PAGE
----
Simulation Model
The graphs in Figures 5 and 6 show the cumulative percentage of visual field series in the Virtual Eye (of 1000) that were flagged as progressing by each time point, using the specified methods. In each graph, the uppermost line flags most eyes as progressing, whether this is incorrect (for a stable eye; this method is then the least specific) or correct (for a deteriorating eye; this method is the most sensitive). For example, Figures 5 and 6 show that, after 3 years of follow-up, the Standard Criteria had already falsely labeled 74.6% of the stable visual field series as progressing. By 6 years, virtually all the stable eyes had been falsely labeled as progressing. In contrast, by 6 years, the Three-Omitting method had falsely labeled just 11.6% of the stable eyes as having progressive disease. The sensitivity (proportion of correctly labeled progressing eyes) of the Standard Criteria and the Three-Omitting methods after 6 years were 97.1% and 65.7%, respectively (a significant but much smaller difference).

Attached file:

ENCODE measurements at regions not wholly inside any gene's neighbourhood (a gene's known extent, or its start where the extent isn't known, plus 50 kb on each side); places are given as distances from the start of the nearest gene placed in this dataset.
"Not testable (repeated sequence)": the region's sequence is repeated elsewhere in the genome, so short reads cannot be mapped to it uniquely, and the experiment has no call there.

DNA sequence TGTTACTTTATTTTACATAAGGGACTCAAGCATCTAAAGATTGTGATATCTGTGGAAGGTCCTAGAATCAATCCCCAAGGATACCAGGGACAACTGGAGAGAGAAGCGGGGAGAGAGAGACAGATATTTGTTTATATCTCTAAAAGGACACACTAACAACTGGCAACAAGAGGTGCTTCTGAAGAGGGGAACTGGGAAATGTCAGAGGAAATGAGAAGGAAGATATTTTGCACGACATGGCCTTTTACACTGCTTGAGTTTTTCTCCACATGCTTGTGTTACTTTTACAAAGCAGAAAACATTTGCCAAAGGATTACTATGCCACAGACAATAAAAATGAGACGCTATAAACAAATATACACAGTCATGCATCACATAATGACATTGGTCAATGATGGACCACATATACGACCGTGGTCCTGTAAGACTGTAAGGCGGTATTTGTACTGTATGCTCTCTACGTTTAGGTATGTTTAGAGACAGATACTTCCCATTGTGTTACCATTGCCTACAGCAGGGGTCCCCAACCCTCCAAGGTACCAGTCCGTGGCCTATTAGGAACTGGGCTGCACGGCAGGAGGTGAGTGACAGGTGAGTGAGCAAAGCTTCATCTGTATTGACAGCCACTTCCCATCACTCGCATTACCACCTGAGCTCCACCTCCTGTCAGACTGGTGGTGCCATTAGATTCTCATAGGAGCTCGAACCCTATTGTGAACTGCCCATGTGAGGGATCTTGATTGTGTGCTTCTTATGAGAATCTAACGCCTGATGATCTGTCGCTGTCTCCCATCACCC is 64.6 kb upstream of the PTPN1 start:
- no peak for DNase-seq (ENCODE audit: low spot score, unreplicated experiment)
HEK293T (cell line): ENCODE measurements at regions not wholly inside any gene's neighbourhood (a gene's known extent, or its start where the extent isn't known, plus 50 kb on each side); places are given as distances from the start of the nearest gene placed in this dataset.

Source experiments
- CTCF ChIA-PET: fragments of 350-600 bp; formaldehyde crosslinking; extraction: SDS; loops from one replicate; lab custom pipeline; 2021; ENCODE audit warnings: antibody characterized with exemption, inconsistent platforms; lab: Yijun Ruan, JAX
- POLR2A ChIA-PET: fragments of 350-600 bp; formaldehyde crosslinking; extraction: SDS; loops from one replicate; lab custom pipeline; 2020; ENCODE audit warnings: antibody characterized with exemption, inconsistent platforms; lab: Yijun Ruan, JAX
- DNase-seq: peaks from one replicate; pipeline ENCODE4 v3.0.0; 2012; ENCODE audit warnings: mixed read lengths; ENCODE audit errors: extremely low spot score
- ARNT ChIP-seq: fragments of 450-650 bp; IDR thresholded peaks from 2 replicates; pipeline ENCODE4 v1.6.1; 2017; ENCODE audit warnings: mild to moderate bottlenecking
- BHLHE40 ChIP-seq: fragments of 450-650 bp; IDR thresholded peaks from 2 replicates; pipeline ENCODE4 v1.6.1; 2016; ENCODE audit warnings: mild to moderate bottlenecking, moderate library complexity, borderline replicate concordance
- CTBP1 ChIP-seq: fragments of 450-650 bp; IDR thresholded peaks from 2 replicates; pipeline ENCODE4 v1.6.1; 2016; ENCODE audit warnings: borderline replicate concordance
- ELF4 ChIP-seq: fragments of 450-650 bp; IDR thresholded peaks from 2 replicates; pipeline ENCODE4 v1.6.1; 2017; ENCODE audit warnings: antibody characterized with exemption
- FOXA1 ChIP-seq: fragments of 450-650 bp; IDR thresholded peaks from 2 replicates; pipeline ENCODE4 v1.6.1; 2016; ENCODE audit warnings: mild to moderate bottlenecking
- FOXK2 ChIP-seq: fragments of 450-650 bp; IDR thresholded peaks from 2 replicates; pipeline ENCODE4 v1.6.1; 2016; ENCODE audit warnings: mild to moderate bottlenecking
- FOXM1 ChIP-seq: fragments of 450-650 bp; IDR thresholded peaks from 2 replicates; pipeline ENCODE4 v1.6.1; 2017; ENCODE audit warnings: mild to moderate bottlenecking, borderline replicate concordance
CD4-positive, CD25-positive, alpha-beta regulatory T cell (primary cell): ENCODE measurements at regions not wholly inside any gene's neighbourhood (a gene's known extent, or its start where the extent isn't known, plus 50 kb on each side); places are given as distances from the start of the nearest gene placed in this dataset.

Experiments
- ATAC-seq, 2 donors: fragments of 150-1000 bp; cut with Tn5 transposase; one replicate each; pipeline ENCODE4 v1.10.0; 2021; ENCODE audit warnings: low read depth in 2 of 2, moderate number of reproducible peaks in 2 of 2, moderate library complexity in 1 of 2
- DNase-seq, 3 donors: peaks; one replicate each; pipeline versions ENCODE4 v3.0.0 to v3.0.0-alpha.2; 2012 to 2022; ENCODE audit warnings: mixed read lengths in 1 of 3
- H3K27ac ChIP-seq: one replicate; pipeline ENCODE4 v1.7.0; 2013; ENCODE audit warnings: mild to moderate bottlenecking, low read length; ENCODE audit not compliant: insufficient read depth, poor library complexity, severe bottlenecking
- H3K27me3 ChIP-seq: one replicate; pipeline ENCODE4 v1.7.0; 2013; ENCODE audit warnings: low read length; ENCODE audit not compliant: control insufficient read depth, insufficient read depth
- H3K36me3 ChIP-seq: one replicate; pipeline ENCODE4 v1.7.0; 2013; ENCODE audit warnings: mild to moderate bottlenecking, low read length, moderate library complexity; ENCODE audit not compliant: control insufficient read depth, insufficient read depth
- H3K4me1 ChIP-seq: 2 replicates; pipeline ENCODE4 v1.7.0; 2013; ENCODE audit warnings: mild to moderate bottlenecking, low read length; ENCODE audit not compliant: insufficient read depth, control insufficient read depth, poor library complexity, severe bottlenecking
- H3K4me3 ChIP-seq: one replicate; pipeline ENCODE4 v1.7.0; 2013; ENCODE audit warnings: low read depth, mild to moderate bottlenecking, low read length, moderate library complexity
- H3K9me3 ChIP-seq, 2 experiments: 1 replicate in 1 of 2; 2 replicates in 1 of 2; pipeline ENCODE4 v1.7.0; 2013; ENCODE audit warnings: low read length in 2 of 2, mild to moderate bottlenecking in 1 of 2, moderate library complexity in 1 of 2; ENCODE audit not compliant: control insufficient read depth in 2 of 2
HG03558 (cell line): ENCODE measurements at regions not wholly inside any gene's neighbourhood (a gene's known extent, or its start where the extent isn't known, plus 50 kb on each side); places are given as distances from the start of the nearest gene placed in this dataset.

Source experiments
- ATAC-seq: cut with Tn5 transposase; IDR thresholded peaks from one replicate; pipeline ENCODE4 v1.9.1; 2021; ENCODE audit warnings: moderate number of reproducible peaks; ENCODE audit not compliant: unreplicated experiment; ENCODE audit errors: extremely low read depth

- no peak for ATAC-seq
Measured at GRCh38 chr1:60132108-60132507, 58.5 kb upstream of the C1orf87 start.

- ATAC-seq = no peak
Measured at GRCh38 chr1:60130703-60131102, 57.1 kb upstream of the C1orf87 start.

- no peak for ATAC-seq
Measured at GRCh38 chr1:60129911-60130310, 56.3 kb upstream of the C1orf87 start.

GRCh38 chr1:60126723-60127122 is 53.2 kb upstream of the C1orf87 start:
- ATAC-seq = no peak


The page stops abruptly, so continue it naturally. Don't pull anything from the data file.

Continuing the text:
Of those methods that use at least two confirmation fields (i.e., the three lower lines in Fig. 6 ), the Three-Omitting method affords a significant improvement in specificity, whereas the accompanying loss in sensitivity is much less marked. 
Thus, it is clear that, as predicted theoretically, our new Two-Omitting and Three-Omitting methods are the most specific of those using one and two confirmation fields. The currently used methods can incorrectly flag twice as many stable eyes as having progressive fields. These two new methods improve the specificity of PLR, without having such a severe negative effect on the sensitivity. 
Discussion